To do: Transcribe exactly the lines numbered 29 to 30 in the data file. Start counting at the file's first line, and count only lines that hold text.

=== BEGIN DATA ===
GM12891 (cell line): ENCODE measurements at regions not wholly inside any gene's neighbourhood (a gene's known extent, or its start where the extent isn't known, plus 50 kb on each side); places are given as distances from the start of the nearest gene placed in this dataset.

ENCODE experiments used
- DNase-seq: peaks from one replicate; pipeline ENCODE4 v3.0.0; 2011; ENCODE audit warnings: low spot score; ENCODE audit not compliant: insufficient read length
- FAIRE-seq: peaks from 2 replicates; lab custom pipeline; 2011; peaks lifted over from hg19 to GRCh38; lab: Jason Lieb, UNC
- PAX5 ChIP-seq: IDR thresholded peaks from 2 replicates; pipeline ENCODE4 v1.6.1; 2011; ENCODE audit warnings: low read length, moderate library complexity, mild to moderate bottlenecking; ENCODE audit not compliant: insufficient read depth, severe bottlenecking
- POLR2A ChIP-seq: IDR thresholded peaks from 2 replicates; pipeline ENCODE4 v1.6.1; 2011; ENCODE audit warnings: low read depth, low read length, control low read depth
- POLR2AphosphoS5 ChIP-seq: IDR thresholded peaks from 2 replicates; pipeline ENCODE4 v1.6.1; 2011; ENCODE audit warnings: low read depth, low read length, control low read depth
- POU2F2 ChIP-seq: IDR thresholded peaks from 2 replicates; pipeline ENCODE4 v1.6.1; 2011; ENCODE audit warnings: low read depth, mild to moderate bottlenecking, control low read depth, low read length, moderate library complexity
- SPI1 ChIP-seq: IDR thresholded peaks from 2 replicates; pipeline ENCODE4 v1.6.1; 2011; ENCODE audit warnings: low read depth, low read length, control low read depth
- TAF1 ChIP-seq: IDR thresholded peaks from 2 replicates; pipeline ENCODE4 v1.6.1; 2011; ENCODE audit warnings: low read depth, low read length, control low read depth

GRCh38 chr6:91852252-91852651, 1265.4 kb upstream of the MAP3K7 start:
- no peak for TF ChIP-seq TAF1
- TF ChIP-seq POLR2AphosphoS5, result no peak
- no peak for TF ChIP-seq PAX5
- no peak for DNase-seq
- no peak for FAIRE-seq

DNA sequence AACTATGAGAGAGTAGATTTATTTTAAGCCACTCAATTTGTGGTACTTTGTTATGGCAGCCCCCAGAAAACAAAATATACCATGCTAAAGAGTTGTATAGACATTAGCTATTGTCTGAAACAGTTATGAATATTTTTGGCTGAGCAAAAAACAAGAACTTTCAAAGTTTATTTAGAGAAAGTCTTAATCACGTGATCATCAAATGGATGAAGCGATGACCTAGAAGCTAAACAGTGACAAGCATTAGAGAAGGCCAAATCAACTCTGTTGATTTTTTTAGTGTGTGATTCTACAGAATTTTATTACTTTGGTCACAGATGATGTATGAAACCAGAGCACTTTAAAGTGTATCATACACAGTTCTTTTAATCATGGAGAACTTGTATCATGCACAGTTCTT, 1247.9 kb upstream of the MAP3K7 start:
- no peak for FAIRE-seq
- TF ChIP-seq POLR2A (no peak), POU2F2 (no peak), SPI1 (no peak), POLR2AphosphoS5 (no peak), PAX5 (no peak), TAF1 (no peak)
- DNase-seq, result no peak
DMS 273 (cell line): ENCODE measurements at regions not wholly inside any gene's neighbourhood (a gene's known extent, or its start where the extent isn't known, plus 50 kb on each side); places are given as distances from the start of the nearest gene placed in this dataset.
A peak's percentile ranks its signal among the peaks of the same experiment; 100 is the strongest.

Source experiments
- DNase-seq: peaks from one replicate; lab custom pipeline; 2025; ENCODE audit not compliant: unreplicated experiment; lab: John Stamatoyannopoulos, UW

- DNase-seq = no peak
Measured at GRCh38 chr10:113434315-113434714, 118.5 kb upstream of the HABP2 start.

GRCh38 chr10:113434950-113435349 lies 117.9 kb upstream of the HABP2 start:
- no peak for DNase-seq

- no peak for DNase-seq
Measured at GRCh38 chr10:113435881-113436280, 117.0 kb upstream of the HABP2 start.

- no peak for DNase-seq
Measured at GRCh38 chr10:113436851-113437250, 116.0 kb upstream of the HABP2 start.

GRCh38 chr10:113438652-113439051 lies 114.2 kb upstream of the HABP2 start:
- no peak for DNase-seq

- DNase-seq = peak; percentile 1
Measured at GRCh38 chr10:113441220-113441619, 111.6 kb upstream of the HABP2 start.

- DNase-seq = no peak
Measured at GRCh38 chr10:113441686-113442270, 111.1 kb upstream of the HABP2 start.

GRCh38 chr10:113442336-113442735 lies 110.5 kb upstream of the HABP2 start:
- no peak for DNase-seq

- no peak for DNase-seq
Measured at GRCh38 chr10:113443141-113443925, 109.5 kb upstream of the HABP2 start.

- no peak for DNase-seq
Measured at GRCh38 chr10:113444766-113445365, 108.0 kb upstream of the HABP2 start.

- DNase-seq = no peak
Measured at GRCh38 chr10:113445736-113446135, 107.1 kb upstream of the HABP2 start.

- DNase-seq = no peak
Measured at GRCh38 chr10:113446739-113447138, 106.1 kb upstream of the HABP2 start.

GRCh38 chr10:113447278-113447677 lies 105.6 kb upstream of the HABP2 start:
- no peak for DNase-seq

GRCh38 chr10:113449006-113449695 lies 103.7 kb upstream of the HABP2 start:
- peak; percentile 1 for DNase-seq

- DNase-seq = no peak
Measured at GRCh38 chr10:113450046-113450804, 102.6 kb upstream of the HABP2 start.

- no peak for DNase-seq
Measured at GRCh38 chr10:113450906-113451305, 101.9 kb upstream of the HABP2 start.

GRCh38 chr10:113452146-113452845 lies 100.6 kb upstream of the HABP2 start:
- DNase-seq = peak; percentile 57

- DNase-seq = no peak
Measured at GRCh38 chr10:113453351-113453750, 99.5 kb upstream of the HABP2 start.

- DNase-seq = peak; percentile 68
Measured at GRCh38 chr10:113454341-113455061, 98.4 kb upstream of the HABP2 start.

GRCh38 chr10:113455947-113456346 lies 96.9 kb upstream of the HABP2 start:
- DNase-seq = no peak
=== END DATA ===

- no peak for DNase-seq
Measured at GRCh38 chr10:113435881-113436280, 117.0 kb upstream of the HABP2 start.